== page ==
Wednesday, August 6, 2014

St. Dominic

The Dominicans have been mentioned many times, and their founder has been mentioned as a friend of Simon de Montfort, but his life deserves a little more attention.

St. Dominic is most often referred to (prior to canonization, that is) as Dominic Guzmán. He was born in 1170 in Castile, and was supposedly named for an earlier St. Dominic.* Nothing reliable is known of his family, since the earliest chroniclers had no interest in his parents and later chroniclers naturally tried to make his parentage sound impressive.**

In 1191, when Spain was suffering from famine, the young university student Dominic sold all he owned—including his clothes—for money to feed the starving poor. A few years later he joined the Canons Regular, who followed the rule of St. Augustine.

In 1215, the year of the Fourth Lateran Council (mentioned here and other places), Dominic and six disciples started their own house in Toulouse with some monastic rules, and were given permission by the local bishop to preach in Toulouse. That same year, Dominic and the bishop went to Rome to request permission for the founding of a new order to combat heresy; it was given by Pope Honorius III in the winter of 1216/17 and called Ordo Prædicatorum ["Order of Preachers"] (which is why, although referred to as "Dominicans," they have the initials "OP" after their names).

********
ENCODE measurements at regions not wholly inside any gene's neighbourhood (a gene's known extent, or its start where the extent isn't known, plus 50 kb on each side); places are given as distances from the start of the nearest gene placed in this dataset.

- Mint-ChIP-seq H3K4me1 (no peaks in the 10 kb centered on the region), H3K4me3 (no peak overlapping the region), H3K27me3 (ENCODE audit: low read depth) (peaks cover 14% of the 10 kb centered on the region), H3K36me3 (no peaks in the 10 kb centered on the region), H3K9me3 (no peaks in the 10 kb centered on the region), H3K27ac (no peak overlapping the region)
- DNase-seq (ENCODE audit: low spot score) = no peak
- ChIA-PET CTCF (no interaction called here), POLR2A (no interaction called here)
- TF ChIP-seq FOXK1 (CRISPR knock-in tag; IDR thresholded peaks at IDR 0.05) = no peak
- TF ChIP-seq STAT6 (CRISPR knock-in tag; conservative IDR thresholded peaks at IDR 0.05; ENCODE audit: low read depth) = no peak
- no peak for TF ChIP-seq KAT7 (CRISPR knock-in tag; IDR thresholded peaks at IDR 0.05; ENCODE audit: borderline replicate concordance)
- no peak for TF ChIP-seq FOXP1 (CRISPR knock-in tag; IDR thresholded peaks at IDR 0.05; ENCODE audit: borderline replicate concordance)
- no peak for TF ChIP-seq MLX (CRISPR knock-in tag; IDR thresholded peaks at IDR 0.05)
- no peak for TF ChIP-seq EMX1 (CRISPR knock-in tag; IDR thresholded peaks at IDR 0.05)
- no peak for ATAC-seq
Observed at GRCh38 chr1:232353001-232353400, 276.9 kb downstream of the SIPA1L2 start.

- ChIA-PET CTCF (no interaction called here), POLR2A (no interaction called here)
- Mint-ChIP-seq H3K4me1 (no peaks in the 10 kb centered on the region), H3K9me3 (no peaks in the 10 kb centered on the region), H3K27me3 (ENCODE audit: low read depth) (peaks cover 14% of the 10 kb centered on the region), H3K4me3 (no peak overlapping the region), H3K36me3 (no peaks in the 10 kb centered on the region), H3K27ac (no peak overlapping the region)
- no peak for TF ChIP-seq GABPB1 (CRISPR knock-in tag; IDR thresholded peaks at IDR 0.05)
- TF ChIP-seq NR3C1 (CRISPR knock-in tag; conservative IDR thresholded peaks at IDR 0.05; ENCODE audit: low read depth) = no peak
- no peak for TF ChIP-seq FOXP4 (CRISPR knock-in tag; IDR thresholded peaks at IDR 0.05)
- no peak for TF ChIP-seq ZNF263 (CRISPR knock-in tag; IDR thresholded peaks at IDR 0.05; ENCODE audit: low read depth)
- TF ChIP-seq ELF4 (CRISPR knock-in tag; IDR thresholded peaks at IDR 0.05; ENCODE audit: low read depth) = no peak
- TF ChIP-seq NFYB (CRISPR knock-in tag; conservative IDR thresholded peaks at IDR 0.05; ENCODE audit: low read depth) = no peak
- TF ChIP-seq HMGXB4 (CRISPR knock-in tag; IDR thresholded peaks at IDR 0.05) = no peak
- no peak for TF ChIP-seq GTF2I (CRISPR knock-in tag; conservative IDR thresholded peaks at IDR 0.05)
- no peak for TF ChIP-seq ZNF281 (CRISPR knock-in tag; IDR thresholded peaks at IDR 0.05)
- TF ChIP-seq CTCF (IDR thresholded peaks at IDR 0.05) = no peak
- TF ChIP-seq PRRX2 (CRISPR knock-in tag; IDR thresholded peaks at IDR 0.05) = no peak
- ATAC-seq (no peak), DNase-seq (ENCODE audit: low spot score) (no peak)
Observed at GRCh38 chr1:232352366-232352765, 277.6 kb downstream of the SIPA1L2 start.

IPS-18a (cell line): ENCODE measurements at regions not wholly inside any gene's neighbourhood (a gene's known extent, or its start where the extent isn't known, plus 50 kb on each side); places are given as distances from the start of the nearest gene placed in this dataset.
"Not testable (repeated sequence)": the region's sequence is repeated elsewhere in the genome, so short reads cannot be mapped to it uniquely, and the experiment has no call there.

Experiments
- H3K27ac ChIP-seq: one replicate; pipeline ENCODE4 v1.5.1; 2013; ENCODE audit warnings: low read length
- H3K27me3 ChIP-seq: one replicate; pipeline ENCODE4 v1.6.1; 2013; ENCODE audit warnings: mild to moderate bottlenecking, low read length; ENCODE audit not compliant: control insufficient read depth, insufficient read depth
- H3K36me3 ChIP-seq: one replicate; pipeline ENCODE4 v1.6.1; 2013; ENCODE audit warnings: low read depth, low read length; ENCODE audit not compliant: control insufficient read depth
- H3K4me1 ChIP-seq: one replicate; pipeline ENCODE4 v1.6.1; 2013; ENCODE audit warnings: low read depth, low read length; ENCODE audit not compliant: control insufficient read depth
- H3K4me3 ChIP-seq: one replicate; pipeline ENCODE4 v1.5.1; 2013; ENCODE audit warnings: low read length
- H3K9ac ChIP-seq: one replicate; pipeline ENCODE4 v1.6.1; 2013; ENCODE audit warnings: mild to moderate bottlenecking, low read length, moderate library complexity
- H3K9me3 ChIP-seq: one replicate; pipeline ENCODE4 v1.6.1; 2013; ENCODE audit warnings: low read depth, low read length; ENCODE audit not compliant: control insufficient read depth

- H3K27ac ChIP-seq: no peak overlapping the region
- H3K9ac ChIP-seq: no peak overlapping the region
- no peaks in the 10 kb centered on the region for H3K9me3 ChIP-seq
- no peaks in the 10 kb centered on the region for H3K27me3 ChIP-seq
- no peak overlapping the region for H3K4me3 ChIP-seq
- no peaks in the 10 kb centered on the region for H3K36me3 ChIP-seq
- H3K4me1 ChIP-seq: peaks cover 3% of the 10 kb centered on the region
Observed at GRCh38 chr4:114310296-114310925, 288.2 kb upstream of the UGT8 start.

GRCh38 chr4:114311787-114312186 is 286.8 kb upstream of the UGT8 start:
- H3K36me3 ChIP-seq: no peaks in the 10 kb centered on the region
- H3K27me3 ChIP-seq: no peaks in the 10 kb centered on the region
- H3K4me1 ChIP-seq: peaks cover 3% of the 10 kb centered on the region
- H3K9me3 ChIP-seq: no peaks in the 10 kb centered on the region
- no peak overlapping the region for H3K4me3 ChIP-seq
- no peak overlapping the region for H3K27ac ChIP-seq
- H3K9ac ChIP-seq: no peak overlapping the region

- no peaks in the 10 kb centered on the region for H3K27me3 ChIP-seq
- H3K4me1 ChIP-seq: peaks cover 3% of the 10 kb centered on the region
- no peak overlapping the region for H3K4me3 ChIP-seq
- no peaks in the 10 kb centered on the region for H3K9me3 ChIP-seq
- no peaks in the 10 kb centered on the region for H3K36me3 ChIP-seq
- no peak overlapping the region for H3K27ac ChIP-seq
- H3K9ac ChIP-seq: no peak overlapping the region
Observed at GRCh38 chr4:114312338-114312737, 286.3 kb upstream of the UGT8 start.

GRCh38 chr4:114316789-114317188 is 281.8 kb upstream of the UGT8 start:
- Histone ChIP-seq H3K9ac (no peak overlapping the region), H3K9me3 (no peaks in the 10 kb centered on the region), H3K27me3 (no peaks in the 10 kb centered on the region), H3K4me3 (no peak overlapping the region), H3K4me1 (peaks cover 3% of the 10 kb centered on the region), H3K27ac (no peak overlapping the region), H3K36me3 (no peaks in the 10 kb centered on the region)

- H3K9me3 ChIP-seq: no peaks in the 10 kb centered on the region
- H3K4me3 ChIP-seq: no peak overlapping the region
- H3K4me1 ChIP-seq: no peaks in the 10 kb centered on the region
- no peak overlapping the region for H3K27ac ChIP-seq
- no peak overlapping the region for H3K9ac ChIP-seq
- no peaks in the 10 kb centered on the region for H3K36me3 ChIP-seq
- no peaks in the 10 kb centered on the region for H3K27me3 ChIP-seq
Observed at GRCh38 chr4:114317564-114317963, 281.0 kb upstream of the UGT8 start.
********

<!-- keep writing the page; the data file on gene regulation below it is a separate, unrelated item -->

Interest in his order grew, and although his headquarters was in Rome where the pope had given the Dominicans a house, Dominic constantly traveled to keep in touch with the various chapters. We are told that he abstained from meat and excessive food and talking, and that he never allowed himself to sleep in a bed. The use of the rosary is attributed to him: it was known earlier, but he certainly promoted it as a guide for prayer.

His icons, seen in the picture above, are the lily for his chastity, the book and staff representing his authority to preach (supposedly granted to him by a vision of Saints Peter and Paul), and the star above his head. The star was seen by his mother in a vision before he was born; because of it, he is considered the patron saint of astronomers. The last symbol, also seen by his mother in a vision, is the dog with the torch in its mouth, representing that he was to "set fire to the earth" with his preaching. This ties directly to the Dominican connection to the Inquisition, which will get its own post in the near future.

Dominic died on 6 August 1221.

*St. Dominic of Silos (1000 - 1073), who had been abbot of a monastery a few miles from Dominic's birthplace.
**The name eventually given to Dominic's mother was Joan of Aza, and that name was beatified in 1828 by Pope Leo XII.

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